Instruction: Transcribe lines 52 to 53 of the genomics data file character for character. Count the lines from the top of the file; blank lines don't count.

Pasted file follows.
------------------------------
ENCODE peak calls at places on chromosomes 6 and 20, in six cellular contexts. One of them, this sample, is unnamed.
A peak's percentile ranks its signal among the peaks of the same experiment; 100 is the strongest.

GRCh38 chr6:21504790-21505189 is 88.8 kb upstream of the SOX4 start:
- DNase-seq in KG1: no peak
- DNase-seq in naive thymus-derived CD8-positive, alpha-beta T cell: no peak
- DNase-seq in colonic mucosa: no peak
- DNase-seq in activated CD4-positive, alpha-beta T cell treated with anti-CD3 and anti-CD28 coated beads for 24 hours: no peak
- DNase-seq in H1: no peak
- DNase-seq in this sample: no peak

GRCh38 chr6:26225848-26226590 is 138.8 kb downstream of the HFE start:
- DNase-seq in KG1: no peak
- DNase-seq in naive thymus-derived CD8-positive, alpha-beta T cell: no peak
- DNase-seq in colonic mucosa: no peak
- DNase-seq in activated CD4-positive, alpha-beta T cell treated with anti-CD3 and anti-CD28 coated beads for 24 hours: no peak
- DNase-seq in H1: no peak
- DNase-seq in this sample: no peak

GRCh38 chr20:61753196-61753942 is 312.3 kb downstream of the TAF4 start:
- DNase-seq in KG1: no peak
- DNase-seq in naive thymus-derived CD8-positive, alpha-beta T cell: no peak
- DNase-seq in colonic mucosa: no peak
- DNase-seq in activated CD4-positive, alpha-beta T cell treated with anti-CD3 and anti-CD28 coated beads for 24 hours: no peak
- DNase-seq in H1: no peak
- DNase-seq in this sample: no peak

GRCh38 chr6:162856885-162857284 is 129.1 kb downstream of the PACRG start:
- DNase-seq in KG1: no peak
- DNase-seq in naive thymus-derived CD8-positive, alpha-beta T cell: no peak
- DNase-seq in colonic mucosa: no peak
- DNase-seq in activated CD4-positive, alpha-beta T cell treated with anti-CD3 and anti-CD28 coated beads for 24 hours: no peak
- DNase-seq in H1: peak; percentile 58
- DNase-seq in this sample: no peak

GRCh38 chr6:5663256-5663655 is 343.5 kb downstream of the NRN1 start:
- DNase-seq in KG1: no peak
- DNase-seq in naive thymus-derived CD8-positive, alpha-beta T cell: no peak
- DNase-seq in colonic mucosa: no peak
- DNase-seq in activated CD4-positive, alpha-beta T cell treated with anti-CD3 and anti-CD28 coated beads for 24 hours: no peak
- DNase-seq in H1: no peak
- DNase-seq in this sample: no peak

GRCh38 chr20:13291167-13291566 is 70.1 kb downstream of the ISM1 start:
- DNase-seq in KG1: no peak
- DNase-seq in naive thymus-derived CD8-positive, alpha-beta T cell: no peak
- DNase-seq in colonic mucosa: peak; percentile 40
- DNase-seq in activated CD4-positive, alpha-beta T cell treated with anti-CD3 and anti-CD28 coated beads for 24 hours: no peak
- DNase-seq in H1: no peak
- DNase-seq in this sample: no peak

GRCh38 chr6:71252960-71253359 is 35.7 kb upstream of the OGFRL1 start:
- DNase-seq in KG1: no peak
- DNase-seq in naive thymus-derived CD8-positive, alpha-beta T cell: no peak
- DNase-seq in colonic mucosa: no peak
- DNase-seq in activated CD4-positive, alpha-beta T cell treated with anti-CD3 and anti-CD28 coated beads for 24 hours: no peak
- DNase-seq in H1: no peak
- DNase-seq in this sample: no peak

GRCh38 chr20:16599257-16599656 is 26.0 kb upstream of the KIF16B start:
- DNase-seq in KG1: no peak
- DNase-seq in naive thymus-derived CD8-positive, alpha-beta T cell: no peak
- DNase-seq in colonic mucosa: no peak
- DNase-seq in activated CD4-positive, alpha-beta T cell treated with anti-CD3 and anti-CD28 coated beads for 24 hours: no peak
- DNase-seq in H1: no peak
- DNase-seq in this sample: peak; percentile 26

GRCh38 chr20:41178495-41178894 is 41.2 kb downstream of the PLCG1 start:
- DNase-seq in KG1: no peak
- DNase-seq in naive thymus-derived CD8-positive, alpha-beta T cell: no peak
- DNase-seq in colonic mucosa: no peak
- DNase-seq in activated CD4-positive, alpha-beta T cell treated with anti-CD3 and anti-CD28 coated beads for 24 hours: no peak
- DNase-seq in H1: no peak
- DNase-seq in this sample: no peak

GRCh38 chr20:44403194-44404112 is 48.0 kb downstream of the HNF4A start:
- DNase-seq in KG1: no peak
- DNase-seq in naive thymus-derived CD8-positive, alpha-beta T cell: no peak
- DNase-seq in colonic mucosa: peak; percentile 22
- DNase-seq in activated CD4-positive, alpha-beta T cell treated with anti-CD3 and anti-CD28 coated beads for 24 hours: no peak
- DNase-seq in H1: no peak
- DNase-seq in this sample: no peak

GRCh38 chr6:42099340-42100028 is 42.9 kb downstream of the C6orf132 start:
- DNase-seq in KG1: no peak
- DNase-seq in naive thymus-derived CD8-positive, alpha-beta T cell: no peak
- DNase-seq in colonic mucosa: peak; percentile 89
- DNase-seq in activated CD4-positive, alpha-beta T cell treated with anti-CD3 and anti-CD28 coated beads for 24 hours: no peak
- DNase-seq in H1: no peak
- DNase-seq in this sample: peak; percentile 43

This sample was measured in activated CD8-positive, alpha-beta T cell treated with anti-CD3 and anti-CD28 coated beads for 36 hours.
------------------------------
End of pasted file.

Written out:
GRCh38 chr20:16599257-16599656 is 26.0 kb upstream of the KIF16B start:
- DNase-seq in KG1: no peak